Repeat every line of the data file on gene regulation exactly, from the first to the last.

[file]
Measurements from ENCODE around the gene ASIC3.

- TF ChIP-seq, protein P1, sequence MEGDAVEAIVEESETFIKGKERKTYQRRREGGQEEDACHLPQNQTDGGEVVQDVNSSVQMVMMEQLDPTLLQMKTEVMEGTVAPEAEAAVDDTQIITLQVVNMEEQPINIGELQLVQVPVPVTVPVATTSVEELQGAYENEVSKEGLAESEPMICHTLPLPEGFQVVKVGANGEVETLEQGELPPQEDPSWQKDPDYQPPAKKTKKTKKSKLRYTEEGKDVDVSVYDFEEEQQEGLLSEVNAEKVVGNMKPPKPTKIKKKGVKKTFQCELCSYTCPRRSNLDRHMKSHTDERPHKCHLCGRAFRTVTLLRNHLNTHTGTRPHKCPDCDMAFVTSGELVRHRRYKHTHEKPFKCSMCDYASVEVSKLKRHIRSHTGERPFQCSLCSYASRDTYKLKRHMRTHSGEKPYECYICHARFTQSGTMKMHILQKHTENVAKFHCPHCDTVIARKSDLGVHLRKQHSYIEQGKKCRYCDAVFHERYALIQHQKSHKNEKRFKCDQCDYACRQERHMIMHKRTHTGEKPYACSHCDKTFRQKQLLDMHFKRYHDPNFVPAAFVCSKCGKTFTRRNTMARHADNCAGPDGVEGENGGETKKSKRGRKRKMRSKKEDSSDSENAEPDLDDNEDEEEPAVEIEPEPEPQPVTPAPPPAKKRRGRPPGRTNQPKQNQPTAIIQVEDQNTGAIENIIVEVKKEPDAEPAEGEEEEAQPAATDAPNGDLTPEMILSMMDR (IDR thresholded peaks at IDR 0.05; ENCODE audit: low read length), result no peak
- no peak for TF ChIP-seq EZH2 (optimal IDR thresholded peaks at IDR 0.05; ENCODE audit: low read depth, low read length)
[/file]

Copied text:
Measurements from ENCODE around the gene ASIC3.

- TF ChIP-seq, protein P1, sequence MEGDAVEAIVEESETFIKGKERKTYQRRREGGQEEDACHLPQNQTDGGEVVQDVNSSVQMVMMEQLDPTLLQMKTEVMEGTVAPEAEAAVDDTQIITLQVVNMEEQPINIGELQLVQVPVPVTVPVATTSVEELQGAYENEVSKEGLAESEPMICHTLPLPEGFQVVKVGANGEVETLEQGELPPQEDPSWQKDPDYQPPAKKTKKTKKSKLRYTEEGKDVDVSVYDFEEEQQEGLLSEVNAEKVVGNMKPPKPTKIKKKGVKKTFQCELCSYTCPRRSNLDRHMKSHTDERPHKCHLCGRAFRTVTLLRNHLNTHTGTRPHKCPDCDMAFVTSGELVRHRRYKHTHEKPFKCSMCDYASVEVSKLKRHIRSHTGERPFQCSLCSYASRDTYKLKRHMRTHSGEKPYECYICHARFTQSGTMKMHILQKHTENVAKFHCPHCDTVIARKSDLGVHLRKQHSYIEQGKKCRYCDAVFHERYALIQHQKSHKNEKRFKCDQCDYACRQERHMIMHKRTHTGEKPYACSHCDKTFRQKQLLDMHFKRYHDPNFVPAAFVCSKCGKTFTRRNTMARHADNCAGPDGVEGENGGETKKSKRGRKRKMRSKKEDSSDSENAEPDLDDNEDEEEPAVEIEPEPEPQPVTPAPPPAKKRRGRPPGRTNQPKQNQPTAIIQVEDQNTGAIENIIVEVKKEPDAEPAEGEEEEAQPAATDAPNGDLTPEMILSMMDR (IDR thresholded peaks at IDR 0.05; ENCODE audit: low read length), result no peak
- no peak for TF ChIP-seq EZH2 (optimal IDR thresholded peaks at IDR 0.05; ENCODE audit: low read depth, low read length)